Exactly. And that is one of the things that we really push at our clinic is safety. It’s not always about the numbers, and the seizures and the heart attacks and all that kind of yucky stuff. We want people to be safe. You know, if you come in with a 12.7 A1C, you’re not safe. You know, you’re going to be falling asleep at the wheel and you’re not going to be productive. If you’re a basketball player, you’re not going to play your best. But if you also come in with an A1C of 4.8 you’re not safe, you’re having low blood sugars that maybe you’re not catching. Or you know, someday will catch you while you’re sleeping or might not wake you up. So the most important thing when you’re teaching somebody about diabetes whether it’s type one, type two, gestational is to keep them safe, you know, keep their blood sugars well-controlled, but to the point where they’re not unsafe.

Okay, so let’s talk about how to treat low blood sugar because it’s simple, but it’s not that simple.


I was amazed, I remember and I’ll go back to that first story. I think my son was 52 or some crazy number when he was stumbling on the playground and we you know, we ran and we got the juice and we got everything we needed and then I called the Endo because we were three weeks in and I said, ‘Okay, what else do I have to do?’ And they said ‘What do you mean?” By then his blood sugar was 120. He was fine. He felt good. He was kind of hungry. I think we got him some lunch but they said, ‘you don’t have to do anything.’ and I was amazed it was the power of this simple sugar. Oh, so this is a miracle drug. You know and all it was, was juice. But he was fine. And to me it was absolutely amazing, but it’s not really that simple. Can you explain how we’re supposed to treat low blood sugars?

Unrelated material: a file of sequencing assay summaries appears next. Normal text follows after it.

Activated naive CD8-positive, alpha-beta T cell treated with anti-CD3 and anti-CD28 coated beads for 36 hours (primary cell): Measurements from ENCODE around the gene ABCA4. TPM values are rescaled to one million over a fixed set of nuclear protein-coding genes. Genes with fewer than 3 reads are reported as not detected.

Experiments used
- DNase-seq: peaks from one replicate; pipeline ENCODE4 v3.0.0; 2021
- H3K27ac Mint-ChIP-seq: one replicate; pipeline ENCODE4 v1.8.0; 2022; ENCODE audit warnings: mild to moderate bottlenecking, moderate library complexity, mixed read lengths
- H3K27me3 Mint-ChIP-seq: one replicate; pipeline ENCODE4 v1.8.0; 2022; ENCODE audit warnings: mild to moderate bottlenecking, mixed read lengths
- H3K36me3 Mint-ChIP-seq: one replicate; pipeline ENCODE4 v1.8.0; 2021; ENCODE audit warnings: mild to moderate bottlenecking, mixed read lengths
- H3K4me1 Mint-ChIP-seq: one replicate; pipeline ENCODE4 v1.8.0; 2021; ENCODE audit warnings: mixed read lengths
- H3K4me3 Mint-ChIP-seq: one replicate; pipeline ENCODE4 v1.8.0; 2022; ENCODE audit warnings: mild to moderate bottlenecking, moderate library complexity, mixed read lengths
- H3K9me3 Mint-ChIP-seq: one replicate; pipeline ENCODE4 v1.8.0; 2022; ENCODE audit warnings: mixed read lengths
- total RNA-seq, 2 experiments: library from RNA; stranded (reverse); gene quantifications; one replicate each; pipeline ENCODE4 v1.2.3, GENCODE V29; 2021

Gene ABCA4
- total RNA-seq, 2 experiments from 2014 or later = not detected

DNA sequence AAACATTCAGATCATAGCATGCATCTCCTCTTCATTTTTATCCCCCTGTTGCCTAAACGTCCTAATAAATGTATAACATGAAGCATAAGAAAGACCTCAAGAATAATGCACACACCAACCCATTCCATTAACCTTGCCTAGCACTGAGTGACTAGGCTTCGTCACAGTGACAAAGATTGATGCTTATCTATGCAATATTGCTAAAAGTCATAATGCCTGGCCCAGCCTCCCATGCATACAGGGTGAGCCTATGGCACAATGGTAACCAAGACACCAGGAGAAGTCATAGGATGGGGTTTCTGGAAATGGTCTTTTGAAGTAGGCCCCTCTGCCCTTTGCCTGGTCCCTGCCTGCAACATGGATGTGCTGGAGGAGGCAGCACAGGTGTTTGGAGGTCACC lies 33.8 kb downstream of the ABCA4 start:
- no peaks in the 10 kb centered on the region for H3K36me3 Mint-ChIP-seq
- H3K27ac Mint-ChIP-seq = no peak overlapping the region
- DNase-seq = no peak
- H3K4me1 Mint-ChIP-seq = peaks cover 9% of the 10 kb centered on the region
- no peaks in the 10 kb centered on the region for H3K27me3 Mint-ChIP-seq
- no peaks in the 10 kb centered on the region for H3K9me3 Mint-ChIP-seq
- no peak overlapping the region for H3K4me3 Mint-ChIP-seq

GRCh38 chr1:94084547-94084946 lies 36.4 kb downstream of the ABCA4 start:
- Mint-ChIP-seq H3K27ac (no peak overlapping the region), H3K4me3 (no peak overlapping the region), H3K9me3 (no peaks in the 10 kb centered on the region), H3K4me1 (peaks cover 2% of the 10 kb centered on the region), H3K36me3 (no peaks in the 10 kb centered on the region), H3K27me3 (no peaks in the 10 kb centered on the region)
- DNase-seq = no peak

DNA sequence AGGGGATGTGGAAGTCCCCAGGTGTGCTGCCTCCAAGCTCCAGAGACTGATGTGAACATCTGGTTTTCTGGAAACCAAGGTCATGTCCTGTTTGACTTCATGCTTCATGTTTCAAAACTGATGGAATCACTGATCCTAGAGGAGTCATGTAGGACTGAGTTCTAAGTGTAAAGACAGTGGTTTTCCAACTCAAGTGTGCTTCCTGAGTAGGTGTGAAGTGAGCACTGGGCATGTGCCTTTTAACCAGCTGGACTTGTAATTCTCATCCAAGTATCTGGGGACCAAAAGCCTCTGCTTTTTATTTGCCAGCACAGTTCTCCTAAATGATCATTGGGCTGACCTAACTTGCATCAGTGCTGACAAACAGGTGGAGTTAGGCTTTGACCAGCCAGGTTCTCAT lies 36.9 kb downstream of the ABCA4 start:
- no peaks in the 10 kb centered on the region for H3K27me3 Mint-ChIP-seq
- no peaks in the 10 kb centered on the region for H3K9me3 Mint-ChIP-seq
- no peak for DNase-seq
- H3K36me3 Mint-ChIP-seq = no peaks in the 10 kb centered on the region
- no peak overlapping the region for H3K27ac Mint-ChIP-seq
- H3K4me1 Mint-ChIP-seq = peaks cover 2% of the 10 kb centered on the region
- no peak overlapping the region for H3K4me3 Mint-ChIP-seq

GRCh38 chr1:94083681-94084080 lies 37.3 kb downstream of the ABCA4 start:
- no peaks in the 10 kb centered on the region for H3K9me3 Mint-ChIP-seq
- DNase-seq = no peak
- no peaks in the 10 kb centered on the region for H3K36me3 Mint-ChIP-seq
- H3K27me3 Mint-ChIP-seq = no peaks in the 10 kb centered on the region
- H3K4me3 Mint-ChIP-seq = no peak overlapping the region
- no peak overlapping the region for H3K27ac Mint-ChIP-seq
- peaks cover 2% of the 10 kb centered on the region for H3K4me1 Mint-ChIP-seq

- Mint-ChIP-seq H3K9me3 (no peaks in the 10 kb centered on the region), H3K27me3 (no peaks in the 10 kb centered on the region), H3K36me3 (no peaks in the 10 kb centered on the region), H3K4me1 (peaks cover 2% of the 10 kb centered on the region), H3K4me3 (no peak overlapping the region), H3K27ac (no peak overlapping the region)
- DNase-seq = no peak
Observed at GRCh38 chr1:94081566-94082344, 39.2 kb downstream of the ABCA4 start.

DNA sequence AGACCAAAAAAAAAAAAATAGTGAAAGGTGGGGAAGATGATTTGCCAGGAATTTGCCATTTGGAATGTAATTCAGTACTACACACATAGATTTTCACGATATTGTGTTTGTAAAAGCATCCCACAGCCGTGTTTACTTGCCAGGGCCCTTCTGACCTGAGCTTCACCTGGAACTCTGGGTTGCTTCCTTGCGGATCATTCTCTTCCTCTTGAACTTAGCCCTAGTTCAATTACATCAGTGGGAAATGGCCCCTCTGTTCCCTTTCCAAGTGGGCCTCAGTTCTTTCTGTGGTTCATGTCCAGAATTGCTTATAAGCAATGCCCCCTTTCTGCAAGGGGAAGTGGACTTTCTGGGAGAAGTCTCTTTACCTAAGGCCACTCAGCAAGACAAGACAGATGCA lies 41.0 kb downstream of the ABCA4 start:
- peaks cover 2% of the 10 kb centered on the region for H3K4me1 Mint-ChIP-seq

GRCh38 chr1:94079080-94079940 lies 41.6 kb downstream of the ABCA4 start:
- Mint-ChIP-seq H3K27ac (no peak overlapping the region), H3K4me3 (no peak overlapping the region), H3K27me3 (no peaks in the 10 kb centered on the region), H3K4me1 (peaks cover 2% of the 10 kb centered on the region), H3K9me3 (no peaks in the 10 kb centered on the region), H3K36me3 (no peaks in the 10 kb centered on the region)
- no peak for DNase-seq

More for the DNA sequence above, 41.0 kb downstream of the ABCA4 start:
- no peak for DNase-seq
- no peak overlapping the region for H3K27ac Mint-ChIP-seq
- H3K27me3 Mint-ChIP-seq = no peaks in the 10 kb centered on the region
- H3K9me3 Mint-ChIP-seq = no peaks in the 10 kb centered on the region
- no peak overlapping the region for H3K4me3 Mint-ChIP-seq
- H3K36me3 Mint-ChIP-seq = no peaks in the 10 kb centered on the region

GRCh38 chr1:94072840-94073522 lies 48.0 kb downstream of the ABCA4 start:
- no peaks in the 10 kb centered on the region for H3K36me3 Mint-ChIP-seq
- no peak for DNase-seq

Well what we teach our people, our patients is the rule of 15 just because it’s just it’s kind of an easy, you know when your blood sugar’s low you’re not thinking very clearly. And your body is starving, it needs sugar. So it’s telling you to eat, eat, eat. I’ll tell my patients, ‘I know you want to go to the pantry and eat till you feel better or drink till you feel better or go to the refrigerator and eat and drink till you feel better. But then, you’re blood sugar is going to come up obviously, but then you’re going to go from feeling crappy, you know, 52 or whatever 48 to feeling really yucky again now over 300 probably from everything that you’ve eaten.’

It does take longer and I think people don’t like it because it does take longer, but it’s, I’ll say again, it is the safe way of bringing that blood sugar up and and getting you back to feeling better, of course. So the rule of 15 is our common rule. Of course, you can change that a little bit based on the age of the child or the adult. Children don’t need as much sugar because they don’t have as much blood and mass so they don’t really need as much sugar. But typically, a good rule of thumb has been the rule of 15.